Create a calendar for the kids

Regardless of age, visuals can be really helpful for kids to know what to expect. Gold Buscho suggests keeping a calendar on the refrigerator or another high-traffic area. This will allow them to quickly glance and see who’s going to pick them up for school or who will put them to bed that night. 

Keep a calendar on the refrigerator or another high-traffic area. This will allow kids to quickly glance and see who’s going to pick them up for school or who will put them to bed that night. 

— Ann Gold Buscho, psychologist and author of “The Parent’s Guide to Birdnesting: A Child-Centered Solution to Co-Parenting During Separation and Divorce”

How to collaborate with child care providers while going through divorce

To keep all aspects of a child’s life as stable as possible, it’s vital to work alongside your child care providers. “Focusing on clear, collaborative communication and consistent caregiving practices will benefit the child and the child care provider,” says Sadler. To keep those lines of communication free of kinks, she shares the following tips.

Create a shared communication thread

“Lack of clear communication or conflicting instructions from co-parents can create confusion and make it difficult for nannies to perform their duties effectively,” says Sadler. Whether it’s through a nanny-parent communication app like Rayz Kidz or simply a group chat, keeping an open line of communication will make it easier for you to share updates and adjustments to a child care plan and to avoid crossed wires, explains Sadler.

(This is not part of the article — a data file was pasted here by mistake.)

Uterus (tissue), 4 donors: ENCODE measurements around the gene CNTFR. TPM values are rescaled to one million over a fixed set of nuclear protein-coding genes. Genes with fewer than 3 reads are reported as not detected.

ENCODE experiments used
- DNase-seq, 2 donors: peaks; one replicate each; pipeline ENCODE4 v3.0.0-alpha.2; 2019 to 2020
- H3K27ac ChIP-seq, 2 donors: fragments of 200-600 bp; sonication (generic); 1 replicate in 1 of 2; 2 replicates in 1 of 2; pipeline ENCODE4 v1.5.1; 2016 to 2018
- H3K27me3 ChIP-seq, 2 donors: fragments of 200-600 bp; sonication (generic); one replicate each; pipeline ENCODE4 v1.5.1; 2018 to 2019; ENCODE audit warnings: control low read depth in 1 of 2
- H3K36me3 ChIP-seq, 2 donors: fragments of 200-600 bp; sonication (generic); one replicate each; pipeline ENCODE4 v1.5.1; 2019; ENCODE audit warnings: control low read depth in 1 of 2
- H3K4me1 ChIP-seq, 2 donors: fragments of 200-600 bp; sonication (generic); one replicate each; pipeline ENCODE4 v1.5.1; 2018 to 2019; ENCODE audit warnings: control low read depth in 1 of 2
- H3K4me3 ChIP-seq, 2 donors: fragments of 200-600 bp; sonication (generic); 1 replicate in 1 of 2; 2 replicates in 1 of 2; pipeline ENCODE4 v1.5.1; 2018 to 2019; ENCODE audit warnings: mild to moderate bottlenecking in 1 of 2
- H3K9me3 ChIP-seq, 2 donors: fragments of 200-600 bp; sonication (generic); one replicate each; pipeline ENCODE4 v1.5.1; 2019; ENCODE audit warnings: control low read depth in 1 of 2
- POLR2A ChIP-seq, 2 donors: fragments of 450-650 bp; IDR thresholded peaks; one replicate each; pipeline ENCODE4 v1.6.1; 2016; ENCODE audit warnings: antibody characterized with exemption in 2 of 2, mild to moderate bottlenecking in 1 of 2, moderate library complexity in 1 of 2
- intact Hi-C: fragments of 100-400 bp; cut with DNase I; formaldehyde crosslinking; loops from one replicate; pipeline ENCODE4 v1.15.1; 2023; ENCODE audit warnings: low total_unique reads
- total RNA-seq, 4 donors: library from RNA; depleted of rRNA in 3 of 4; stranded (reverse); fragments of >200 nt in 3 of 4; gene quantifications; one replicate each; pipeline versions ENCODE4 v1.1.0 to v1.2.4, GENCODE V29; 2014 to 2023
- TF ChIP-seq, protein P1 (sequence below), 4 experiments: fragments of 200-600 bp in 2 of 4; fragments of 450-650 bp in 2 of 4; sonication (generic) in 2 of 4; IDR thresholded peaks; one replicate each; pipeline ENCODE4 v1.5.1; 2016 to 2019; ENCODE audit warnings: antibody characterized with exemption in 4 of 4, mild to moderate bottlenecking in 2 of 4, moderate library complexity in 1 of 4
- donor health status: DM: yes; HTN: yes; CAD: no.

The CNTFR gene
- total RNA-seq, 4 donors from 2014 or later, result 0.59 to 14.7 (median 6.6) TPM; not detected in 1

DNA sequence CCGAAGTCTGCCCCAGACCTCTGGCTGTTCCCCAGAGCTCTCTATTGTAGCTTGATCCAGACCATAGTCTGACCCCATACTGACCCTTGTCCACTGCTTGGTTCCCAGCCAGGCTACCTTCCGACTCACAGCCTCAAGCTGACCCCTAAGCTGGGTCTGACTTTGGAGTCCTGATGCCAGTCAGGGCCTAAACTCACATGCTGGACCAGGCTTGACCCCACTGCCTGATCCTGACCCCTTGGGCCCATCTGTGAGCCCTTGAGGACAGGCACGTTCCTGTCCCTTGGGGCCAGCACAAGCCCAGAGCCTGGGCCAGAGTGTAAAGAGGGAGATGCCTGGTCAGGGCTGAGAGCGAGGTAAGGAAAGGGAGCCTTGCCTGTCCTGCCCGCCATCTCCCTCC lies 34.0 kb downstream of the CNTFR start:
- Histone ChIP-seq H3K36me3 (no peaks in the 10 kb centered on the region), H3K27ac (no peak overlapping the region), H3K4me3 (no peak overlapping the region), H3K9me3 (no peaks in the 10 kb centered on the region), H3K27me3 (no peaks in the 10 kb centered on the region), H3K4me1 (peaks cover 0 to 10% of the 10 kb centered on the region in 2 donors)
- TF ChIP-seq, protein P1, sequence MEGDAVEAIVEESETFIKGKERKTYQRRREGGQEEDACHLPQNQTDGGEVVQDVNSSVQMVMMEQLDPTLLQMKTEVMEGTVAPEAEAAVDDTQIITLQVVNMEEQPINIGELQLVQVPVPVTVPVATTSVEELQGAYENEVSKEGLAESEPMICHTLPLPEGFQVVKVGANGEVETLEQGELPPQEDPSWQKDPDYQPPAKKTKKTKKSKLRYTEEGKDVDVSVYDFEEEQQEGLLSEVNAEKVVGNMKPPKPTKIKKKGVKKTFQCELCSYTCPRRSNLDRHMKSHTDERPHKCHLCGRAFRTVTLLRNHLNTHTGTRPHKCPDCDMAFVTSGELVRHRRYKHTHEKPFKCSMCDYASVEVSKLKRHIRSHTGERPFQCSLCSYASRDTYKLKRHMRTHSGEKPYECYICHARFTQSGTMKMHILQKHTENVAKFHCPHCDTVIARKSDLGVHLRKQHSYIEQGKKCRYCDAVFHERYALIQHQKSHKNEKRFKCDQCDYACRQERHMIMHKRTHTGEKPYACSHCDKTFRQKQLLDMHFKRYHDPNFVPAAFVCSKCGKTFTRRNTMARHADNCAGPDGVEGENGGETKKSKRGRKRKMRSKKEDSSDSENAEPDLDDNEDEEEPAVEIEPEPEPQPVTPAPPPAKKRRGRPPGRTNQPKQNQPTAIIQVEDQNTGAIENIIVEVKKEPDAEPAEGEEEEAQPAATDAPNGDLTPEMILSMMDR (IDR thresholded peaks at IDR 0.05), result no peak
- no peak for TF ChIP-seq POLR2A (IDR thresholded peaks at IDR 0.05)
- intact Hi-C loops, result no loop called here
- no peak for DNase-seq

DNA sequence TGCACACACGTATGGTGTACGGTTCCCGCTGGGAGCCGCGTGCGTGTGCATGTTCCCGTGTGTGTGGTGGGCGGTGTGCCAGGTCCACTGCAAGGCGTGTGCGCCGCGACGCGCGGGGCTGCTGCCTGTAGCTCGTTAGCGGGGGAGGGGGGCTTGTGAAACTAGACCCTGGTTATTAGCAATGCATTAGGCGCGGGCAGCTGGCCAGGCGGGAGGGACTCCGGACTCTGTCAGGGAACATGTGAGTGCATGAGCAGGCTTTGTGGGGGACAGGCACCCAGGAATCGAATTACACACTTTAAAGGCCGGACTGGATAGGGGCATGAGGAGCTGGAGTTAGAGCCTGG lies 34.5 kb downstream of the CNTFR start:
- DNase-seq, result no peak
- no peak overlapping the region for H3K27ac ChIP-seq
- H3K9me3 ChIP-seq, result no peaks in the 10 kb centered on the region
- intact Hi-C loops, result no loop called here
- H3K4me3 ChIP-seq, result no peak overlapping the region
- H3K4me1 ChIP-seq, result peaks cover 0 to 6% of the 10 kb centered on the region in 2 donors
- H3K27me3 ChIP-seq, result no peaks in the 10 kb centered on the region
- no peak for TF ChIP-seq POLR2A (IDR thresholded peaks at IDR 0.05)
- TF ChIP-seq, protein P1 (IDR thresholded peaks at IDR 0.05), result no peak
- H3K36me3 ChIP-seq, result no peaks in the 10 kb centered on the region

Share your routines and rules

Because child care providers may spend a large chunk of time with your child it’s important to give them all of the information and tools they need to be the best caregiver possible. “Parents should share any agreements or arrangements they’ve made regarding the child’s care, including schedules, dietary restrictions, bedtime routines and how they wish to handle discipline or reward systems,” notes Sadler. 

And don’t forget how important it is to be on the same page as your co-parent. “Keeping routines and rules consistent across both households gives the child a sense of security and stability,” she adds.

Communicate and be present

Cook advises notifying the child care providers of your family’s changing dynamic and asking for feedback as time goes on. You can ask questions like, “Are you noticing any changes in my child?” or “How do they seem to be adjusting?” 

And if your child is in daycare, Cook suggests volunteering or staying with your child for a while after drop-off to see how they’re adapting to their environment. 

These moves will ensure behavioral changes don’t go unnoticed, she says. It will also reaffirm to your child that “they’re not going to go through this alone.”

The bottom line on navigating child care during divorce

At the end of the day, the ideal child care plan between co-parents results from respectful and thoughtful discussion that centers the child’s needs. And those discussions will need to run the gamut of schedule, nanny vs. daycare, reward and punishment systems and more. The experts we spoke to agree that most parents want what’s best for their children, so if things get heated, co-parents would do well to refocus on their child or children’s needs. 

Ultimately, being successful in creating a post-divorce child care plan with your co-parent centers on two main aspects: communication and consistency. As Gold Buscho concludes, there will be challenges, but at the end of the day, every choice should be oriented toward your child feeling loved by both parents, parented by both parents, secure and safe.